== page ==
As for your comment that my response to Bettie proved her point – well, I am afraid I disagree here, as well. I see nothing advantageous in Intactivists narrowly tailoring our message so as to avoid offending the racist and homophobic segments of the population that practice male genital mutilation. I think we are far more likely to succeed by getting them to recognize the common humanity of all people and by getting them to recognize the simple truth that basic human rights belong to all of us: African Americans, LGBTQs, and all boys and men with respect to their innate an inalienable right to grow up with their bodies in one piece.

      A further thought. (And thank you, Ken, for forcing me to think about this some more.) What has Bettie done for this cause? What has Georganne Chapin not done for this cause? Instead of criticizing me for jumping down Bettie’s throat, might I suggest that you instead more appropriately have criticized Bettie for jumping down Georganne’s? Bettie’s comment was not only racist and homophobic but disrespectful in the most unseemly way to one of the giants and patron saints of Intactivism: Georganne Chapin.

  3. December 18, 2016 7:28 pm

    Thank you, Georganne, for acknowledging the time it takes for people to come together over one issue, to begin to voice their opinions together, and to initiate change. Having worked nearly 40 years on this issue, indeed half my life, I have lived this movement from day 1! It has not been easy but it’s a whole lot easier now that it was when I began in 1979. So much so, it seems, that people like Bettie M. may not remember the time when circumcision was the “norm.” Babies were circumcised behind closed doors and no one understood the excruciating pain they suffered. It was a time when whatever the doctor said was gospel and we trusted them to treat our precious babies with gentle kindness. That’s why there are so many regret moms today. But we are speaking out now–regret moms, survivors of genital cutting, and all those who now know what goes on behind those closed doors.

    In the early days, ours was a message no one wanted to hear. Today, our choir’s song is getting louder and louder and, as you say, we are getting closer to the tipping point. Thank you for all you do to speak out, offer reasoned direction, and promote our work with a positive attitude. One day, as more and more people become educated, the USA will be a safe place to birth baby boys. So, with appreciation to each and every voice in the choir, I just want to say thank you…and, Happy Holidays!

  4. Bettie M. permalink
    December 18, 2016 2:40 pm

    Why are you attaching radical causes and crusades to a natural, normal one, ie, permitting males to keep their normal body parts? This right of males to their own bodies stands on its own. It has nothing to do with political correctness and liberalism. The people who need to hear you the most will be turned off.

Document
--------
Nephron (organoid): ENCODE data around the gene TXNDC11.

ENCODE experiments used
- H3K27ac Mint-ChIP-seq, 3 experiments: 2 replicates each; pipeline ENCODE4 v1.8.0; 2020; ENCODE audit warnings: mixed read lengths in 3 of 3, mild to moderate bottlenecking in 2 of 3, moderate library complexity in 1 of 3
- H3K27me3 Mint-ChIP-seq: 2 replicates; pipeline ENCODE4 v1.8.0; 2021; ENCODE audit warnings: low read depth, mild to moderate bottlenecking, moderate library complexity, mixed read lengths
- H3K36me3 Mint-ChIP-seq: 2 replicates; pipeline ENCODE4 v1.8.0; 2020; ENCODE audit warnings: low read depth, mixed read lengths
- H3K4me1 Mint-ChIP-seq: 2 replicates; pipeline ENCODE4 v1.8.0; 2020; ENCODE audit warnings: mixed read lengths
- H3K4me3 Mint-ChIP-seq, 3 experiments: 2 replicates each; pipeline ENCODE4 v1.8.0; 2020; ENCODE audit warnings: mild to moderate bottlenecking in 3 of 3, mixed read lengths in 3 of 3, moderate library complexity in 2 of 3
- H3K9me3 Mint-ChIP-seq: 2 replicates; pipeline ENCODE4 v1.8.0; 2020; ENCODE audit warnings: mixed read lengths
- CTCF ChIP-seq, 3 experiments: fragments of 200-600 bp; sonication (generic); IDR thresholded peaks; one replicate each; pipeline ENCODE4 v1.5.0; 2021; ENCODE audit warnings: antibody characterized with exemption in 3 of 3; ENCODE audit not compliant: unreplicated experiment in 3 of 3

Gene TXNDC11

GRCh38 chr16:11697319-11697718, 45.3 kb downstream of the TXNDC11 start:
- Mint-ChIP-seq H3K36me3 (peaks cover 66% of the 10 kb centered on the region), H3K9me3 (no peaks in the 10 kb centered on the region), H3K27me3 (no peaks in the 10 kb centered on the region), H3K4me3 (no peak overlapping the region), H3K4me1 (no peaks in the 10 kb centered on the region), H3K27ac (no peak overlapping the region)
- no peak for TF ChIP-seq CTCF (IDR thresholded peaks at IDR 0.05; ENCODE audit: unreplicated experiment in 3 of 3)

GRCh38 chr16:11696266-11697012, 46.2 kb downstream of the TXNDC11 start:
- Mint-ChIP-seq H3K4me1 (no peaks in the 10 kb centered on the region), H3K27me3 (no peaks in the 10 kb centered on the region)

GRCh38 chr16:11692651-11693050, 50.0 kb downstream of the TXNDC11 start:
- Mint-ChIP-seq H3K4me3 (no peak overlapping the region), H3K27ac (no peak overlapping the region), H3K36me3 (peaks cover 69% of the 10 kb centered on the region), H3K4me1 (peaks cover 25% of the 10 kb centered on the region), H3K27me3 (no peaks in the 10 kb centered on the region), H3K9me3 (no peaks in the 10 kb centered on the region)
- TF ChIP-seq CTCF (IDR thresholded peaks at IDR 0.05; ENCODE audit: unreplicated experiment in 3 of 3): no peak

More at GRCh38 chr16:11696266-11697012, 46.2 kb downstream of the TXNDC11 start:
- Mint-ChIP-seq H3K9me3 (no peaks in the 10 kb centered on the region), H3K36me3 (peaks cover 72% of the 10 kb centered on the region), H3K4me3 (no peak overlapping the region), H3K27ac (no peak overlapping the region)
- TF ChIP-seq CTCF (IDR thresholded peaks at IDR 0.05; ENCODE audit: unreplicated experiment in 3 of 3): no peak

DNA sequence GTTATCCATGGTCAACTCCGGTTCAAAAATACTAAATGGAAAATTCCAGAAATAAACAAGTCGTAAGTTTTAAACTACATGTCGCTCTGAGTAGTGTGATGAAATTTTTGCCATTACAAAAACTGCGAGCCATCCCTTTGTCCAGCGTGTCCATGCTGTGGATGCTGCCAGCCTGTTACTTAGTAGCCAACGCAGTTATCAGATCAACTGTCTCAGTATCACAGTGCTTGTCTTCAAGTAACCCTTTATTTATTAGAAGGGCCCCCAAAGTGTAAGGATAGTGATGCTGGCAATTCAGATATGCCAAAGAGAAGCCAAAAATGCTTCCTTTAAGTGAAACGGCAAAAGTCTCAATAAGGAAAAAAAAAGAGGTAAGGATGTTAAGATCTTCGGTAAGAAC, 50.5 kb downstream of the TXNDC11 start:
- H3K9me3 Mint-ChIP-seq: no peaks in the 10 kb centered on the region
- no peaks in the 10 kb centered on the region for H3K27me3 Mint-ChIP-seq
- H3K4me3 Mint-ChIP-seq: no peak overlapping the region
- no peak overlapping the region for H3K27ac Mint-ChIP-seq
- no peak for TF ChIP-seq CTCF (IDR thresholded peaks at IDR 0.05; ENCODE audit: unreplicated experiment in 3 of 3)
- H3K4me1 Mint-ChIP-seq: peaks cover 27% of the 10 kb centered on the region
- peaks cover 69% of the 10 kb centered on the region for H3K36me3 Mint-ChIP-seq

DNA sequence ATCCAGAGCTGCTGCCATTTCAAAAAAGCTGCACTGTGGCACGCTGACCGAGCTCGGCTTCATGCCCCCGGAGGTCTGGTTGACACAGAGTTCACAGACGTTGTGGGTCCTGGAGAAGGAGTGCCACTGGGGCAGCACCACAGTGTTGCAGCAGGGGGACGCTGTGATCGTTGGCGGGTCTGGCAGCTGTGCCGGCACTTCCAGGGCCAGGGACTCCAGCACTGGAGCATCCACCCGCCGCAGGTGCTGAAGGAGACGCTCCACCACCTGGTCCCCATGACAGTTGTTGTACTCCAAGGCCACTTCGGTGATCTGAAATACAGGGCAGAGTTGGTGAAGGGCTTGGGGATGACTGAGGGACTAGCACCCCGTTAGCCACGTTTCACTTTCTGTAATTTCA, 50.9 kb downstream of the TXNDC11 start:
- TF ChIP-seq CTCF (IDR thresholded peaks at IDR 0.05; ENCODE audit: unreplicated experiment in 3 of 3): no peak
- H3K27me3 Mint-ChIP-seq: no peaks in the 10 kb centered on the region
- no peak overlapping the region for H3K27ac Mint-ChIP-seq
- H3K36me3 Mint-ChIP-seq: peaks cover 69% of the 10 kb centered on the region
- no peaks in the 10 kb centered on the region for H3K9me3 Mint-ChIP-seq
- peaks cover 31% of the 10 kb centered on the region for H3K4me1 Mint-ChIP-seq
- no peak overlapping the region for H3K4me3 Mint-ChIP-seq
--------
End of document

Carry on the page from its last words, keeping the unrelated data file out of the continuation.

• December 18, 2016 6:06 pm

      If you think that equal rights for African Americans and LGBTQ Americans is “radical,” clearly you’ve been living in some sort of a time warp where Jim Crow keeps blacks in their place as second-class citizens and LGBTQ Americans remain securely closeted and denied the basic civil liberties of life, liberty, and the pursuit of happiness that are guaranteed to hetero Americans.

      Your use of the adjective “normal” to distinguish between the cause of genital autonomy and the human rights crusades to which Ms. Chapin refers in her post likewise implies that, per force, these other human-rights campaigns are “abnormal.”

      If that is your philosophy, I have to question the philosophical basis for your presumed support of genital autonomy. All human rights struggles stand on a single ethical and philosophical foundation. That foundation is the principle that every human being is born with fundamental and inalienable rights. These rights have been articulated in the United Nations 1948 Declaration of Human Rights, our own Bill of Rights, and numerous other statements of the rights of human beings. These rights apply to all humans. You don’t get to pick and choose who gets equality.

      When the cause of genital autonomy succeeds – and it will – it will be because, as Ms. Chapin eloquently argues, a tipping point will have been reached when a critical mass of Americans rightly applies the principle of universality and consistency to the right of males and intersex infants and children to own and control their own bodies. But the fundamental rights under which involuntary “circumcision” will be shunned and, it is to be hoped, banned, are exactly the same basic human rights to which Ms. Chapin refers above.

      Thus, the right of males to own their own bodies most definitely does not, as you assert, stand on its own. Indeed, when this right is finally recognized, it will be recognized precisely because it does not stand on its own.